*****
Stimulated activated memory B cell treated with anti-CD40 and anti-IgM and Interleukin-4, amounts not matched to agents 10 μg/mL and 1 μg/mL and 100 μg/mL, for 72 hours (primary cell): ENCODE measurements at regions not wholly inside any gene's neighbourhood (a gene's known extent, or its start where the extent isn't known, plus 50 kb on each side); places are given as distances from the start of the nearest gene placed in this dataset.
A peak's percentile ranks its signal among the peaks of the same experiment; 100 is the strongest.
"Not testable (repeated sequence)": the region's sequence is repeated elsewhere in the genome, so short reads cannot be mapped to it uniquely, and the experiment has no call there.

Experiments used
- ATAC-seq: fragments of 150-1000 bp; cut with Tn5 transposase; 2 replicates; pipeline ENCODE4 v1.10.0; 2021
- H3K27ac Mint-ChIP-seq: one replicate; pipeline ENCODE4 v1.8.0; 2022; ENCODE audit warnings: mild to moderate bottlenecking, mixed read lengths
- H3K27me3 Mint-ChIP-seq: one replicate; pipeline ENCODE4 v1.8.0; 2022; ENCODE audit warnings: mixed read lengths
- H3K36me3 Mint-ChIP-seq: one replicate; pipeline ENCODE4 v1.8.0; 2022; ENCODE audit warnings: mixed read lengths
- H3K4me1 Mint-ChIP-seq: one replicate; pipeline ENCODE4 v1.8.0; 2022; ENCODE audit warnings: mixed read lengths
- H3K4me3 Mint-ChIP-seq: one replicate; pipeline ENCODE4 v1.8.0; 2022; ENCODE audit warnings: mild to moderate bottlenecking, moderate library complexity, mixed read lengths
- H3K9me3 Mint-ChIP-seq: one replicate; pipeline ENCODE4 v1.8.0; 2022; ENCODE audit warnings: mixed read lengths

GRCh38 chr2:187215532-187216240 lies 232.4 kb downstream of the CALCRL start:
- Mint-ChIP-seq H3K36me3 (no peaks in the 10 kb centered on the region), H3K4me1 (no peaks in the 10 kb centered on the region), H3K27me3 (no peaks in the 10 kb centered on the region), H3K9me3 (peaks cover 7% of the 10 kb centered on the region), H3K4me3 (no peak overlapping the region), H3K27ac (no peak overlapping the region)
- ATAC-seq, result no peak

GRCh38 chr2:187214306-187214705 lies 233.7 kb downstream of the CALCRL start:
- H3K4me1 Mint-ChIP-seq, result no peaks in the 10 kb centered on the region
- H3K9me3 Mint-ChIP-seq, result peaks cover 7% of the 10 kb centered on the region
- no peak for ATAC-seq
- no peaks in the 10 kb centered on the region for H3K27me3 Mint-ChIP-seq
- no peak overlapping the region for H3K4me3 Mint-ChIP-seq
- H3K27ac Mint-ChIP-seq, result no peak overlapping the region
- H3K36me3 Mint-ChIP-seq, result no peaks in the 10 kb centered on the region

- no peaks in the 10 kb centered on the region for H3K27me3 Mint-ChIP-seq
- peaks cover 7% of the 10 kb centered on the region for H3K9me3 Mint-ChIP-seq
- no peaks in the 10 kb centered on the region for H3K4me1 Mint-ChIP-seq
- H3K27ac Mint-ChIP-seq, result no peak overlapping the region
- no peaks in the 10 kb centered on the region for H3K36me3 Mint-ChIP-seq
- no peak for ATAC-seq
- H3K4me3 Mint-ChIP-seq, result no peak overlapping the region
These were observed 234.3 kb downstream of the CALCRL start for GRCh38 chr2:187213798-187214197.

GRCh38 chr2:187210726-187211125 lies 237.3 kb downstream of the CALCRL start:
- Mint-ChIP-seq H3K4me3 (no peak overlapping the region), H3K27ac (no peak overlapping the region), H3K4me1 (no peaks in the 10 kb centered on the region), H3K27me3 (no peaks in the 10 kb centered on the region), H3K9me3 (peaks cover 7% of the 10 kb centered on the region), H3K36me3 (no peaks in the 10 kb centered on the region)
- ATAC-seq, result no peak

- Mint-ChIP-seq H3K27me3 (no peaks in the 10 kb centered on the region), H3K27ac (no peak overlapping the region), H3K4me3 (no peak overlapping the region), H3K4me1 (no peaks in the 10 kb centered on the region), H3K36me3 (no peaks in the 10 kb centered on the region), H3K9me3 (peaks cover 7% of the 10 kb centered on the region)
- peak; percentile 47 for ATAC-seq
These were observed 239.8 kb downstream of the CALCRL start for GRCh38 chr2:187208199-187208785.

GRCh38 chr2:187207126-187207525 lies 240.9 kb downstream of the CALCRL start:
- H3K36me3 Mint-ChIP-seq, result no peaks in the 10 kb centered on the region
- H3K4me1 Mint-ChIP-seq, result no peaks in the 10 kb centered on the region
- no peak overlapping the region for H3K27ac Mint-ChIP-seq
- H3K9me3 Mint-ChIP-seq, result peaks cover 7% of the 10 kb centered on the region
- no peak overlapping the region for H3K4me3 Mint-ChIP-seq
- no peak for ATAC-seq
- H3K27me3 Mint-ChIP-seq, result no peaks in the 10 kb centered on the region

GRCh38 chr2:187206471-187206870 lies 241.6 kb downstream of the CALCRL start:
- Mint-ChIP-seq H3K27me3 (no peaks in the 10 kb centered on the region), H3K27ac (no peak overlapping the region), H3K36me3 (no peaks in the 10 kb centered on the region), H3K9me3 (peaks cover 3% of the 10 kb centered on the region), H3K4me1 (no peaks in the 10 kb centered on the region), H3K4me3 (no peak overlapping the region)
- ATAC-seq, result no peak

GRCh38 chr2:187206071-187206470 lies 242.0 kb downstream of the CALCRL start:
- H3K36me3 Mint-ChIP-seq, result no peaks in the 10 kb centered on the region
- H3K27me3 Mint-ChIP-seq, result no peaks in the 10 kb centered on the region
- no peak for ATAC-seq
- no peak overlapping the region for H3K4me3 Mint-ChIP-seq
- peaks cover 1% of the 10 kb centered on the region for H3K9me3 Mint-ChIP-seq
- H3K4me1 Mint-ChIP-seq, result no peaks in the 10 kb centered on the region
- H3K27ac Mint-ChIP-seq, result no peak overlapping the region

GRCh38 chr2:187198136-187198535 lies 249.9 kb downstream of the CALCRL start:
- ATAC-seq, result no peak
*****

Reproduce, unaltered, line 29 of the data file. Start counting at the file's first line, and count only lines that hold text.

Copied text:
- H3K4me3 Mint-ChIP-seq, result no peak overlapping the region